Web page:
Palo Alto Children's Library

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America's oldest freestanding children's library stands nestled on a quiet street in Palo Alto. Noted local California architects Birge and David Clark designed this Spanish Colonial Revival gem, which was built in 1939 and includes a hand-molded Mission-style roof, child-sized furnishings, an exquisite fireplace tiled with iconic fairy tale scenes and a historic garden.

Following a recent renovation, the classic structure also has a handsome NanaWall installation that complements its historic milieu.

San Francisco-based Architectural Resources Group (ARG) completed the $4.1 million update in 2007, closing off the garden with a side addition. In order to maintain the appeal of the existing garden, ARG specified a NanaWall enclosure with six panels of SL45 Aluminum Framed Folding System. The system opens up to a magical “Secret Garden” courtyard in the library from the multipurpose room, which was designed and added in ARG’s thoughtful scheme.

Francis Burnett’s famous 1910 children’s novel – The Secret Garden – was, in fact, the inspiration for this brick-walled retreat. “The NanaWall in the addition to the 1939 Palo Alto Children’s Library opens the modestly scaled program room onto the library’s historic Secret Garden,” states ARG's Cathleen Malmstrom, AIA.

The Flexible Solution

Malmstrom adds that the ability to be indoors and outdoors is a great benefit to the users of the library, attracting many school groups, children and families throughout the year. “The NanaWall system enables the library to take advantage of a fine climate much of the year, and helps accommodate groups of 100 or more children for its very popular story hours,” says the architect Malmstrom.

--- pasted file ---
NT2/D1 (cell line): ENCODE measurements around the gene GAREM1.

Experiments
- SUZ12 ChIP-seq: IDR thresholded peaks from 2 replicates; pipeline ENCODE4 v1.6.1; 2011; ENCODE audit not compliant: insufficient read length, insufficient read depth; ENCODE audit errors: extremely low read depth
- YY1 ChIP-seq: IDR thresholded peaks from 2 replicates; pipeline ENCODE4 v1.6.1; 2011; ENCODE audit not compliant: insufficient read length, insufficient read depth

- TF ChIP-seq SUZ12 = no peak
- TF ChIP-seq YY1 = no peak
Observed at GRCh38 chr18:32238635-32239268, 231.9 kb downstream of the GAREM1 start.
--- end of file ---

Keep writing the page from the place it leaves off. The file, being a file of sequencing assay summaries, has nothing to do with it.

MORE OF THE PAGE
“The NanaWall System Enables the Library to Take Advantage of a Fine Climate Much of the Year, and Helps Accommodate Groups of 100 or More Children for Its Very Popular Story Hours.”

The library has always been a vibrant learning and entertainment center for Palo Alto children, which was further increased once Architecture Resources Group added the nearly 2,500-square-foot collections and programming room. The multipurpose room is aptly named the “Tree Top Room,” because the garden contains marvelous sycamores, pruned so that each top joins together in a canopy.

Undeniably, the opening of the NanaWall allows the fantasy scenes on the fireplace and walls and to dramatically synchronize with the garden.

Energy Efficiency and Natural Daylighting

One challenge with the renovation was that the Tree Top Room has southern exposure. Malmstrom incorporated NanaWall into the solution.

“Low-E glass, combined with an overhead vine-covered trellis, helps mitigate solar gain and strong light associated with the south-facing orientation, which is dictated by the very limited site,” she explains. The low-E glass used in the NanaWall installation allows a fair amount of natural daylight to stream in – visible light transmission, or VLT – while still reducing glare and unwanted heat.

Design Options to Match Existing Architecture

This was not Malmstrom’s only attraction to NanaWall. She had utilized a NanaWall system in a previous project in Massachusetts and was familiar with the product's outstanding engineering and aesthetic applications.

NanaWall's wide selection of finishes also helped meet aesthetic goals for the renovation. In this case, Malmstrom specified bronze-colored horizontal mullions for the SL45 panels, to match the two fixed windows that flank either side of the doors and to complement the pre-existing fenestration. Moreover, NanaWall's excellent sound attenuation acoustically separates garden functions from activities in The Tree Top Room.

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